Taliban members set fire to a pile of musical instruments. Image/AFP

In a not-so-unexpected move, the religious police in Afghanistan burned down dozens of musical instruments, claiming that music could "corrupt" people.

The incident took place in the Herat province of the state and came to light after videos went viral on social media platforms such as Twitter. The videos show a bonfire of musical instruments burning as the members of the group watch on.

They did not stop at setting the instruments on fire. The Taliban officials released images of the bonfire online without revealing its location. According to local media reports, the instruments were collected from various places across the country. These included a guitar, a tabla, a harmonium, speakers, and amplifiers.

Afghanistan's Ministry for the Propagation of Virtue and the Prevention of Vice has also warned people against selling musical instruments, adding that it is considered "haram" and anyone found trading would be met with punishment.

A representative of the ministry even said that music leads to "misguidance of the youth and the destruction of society." A statement published by the ministry in Urdu revealed that its officials even confiscated "dozens of flash drives and memory cards filled with music."

Afghanistan in the 90s:

No one expected the Taliban to do any better than the 90s when it came to respecting human rights. However people did not expect that the group won't change its ways at all.

The complete annihilation of a humane society which began in August 2021 in Afghanistan is gradually reaching its tipping point. The group had promised a moderate approach this time, but the situation on the ground says otherwise.

The group is again doing what it used to do in the 90s, ruling Afghanistan with an iron fist with zero consideration for human rights. The tyrannical Taliban government has been passing diktat after diktat restricting women's movement, lifestyle, and rights. Women are slowly being erased from public places.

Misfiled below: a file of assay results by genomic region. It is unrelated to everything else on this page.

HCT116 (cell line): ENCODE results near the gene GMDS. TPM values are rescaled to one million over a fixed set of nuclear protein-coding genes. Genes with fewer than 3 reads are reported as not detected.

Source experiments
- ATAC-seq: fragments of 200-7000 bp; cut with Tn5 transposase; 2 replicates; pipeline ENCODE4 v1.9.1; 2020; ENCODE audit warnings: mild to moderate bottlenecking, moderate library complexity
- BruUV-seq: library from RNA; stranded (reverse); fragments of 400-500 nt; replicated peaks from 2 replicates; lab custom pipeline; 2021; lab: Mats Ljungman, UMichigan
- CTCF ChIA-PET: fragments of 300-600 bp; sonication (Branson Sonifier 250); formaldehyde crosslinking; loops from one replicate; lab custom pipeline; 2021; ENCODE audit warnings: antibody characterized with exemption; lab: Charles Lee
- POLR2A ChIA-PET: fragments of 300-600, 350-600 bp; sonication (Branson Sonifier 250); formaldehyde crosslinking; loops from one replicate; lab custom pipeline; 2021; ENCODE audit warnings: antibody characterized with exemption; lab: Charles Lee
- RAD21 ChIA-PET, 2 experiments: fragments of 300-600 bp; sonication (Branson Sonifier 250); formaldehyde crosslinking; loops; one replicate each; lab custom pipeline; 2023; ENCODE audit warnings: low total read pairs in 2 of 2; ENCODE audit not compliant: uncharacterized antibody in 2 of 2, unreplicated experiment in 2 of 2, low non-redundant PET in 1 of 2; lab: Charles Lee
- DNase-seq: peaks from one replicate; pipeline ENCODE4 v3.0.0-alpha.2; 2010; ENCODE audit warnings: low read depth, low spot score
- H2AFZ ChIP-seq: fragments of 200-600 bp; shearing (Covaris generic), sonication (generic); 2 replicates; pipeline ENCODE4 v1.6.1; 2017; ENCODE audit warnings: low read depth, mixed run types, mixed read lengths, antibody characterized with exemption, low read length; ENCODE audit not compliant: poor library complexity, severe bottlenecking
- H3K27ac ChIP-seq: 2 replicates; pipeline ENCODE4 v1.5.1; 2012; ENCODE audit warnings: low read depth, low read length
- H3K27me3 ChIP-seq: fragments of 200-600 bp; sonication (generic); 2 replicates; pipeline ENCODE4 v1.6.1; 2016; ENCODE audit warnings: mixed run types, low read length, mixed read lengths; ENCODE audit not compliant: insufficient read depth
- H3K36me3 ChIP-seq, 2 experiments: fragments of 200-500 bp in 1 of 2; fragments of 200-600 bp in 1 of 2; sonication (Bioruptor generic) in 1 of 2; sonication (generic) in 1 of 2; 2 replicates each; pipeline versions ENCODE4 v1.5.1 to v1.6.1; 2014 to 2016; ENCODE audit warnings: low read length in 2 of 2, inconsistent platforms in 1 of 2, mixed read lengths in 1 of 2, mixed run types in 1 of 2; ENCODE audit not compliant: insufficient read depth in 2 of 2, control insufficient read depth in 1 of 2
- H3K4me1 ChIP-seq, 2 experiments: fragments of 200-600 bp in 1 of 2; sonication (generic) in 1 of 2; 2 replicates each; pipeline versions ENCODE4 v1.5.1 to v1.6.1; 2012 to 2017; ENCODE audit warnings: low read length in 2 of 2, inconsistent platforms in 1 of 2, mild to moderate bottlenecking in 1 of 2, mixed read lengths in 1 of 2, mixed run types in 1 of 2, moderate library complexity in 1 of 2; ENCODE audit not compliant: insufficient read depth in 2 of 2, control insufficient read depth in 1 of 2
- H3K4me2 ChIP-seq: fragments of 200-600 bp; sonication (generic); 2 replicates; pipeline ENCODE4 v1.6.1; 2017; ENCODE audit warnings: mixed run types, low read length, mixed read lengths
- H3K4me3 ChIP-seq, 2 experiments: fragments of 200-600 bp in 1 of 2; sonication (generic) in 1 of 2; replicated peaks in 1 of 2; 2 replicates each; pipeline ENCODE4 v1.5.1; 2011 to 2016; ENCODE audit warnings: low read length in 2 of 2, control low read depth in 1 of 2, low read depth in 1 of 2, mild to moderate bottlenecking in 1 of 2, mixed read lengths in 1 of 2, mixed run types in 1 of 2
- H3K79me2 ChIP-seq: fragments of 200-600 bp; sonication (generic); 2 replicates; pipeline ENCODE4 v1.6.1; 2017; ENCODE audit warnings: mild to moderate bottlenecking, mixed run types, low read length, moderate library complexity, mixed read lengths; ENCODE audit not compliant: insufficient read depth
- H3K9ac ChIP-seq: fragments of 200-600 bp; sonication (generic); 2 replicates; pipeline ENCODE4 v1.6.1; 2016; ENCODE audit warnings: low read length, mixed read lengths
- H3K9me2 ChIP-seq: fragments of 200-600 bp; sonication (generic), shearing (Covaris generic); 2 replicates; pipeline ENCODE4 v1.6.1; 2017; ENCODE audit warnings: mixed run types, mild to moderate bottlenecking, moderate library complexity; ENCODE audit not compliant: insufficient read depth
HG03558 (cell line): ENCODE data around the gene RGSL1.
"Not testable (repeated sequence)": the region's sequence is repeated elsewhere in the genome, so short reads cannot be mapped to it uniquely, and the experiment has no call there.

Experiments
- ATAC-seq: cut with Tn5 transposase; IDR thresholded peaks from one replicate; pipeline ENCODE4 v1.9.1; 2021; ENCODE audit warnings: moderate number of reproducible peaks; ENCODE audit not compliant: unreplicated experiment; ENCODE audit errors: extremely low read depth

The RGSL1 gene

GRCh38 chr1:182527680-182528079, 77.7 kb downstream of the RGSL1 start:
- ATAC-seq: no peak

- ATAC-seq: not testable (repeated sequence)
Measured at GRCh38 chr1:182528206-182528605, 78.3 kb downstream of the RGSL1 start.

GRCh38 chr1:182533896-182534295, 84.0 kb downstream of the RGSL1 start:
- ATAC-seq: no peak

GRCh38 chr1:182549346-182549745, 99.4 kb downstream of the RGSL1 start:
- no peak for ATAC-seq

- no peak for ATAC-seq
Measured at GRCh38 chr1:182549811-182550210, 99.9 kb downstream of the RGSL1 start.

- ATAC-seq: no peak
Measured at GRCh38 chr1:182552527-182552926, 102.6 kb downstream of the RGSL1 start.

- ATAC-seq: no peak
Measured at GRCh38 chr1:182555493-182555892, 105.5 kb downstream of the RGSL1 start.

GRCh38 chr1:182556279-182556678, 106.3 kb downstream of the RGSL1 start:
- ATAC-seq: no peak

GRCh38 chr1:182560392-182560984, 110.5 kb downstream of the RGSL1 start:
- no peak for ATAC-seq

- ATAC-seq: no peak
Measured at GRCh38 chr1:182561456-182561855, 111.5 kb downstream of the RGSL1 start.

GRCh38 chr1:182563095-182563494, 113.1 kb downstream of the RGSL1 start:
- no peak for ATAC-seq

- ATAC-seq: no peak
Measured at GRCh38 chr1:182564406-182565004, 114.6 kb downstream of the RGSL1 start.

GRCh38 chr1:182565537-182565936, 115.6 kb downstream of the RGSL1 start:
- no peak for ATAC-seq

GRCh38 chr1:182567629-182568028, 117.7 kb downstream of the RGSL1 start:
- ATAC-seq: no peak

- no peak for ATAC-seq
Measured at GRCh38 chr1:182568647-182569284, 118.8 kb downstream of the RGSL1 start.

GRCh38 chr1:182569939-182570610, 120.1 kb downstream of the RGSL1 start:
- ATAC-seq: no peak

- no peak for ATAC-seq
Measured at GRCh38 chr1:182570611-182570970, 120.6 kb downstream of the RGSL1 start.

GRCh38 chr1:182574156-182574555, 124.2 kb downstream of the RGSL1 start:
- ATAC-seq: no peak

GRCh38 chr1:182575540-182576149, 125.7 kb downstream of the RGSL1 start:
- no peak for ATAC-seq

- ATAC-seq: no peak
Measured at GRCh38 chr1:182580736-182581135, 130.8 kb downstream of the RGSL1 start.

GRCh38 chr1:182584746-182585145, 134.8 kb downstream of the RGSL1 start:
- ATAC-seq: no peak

A UN report on the situation of human rights in Afghanistan revealed that women continue to face "restrictions in their movement, attire, employment options, and ability to seek public office or perform the public role."

The Taliban has banned girls from attending senior secondary and higher secondary schools. Women have also been prohibited from attending classes in universities. The regime has also banned women from working in government and private offices.

The Afghan authorities have banned visiting parks, gyms, and public baths. They have also reportedly banned the sale of contraceptives in Kabul and Mazar-i-Sharif. This step could lead to an increase in maternal mortality rates and unwanted pregnancies.

The country is in the middle of the world's largest humanitarian crisis; instead of taking steps to take the country forward, the Taliban are focusing on ensuring that a common person in Afghanistan does not get space to even breathe without having to worry about the consequences of doing so.

The government has again started amputating, lashing, and executing people for petty crimes such as theft and robbery.

During their rule in Afghanistan between 1996 and 2001, the group would often execute, shoot, amputate, and flog people publicly for crimes of murder, robbery, and prostitution. Sometimes the bodies of people would be put on display. The Kandahar stadium has witnessed many of these heinous punishments.

Last year, the United Nations mission in Afghanistan (UNAMA) revealed that 2,106 civilian casualties - 700 killed, 1,406 wounded- have been recorded in Afghanistan since Taliban takeover.

The Taliban government has been treating Afghan citizens with immense cruelty. It has imposed restrictions on their movement, the way they dress, and the way they live and pray. The situation has only deteriorated in the last two years but no one seems to be able to do anything.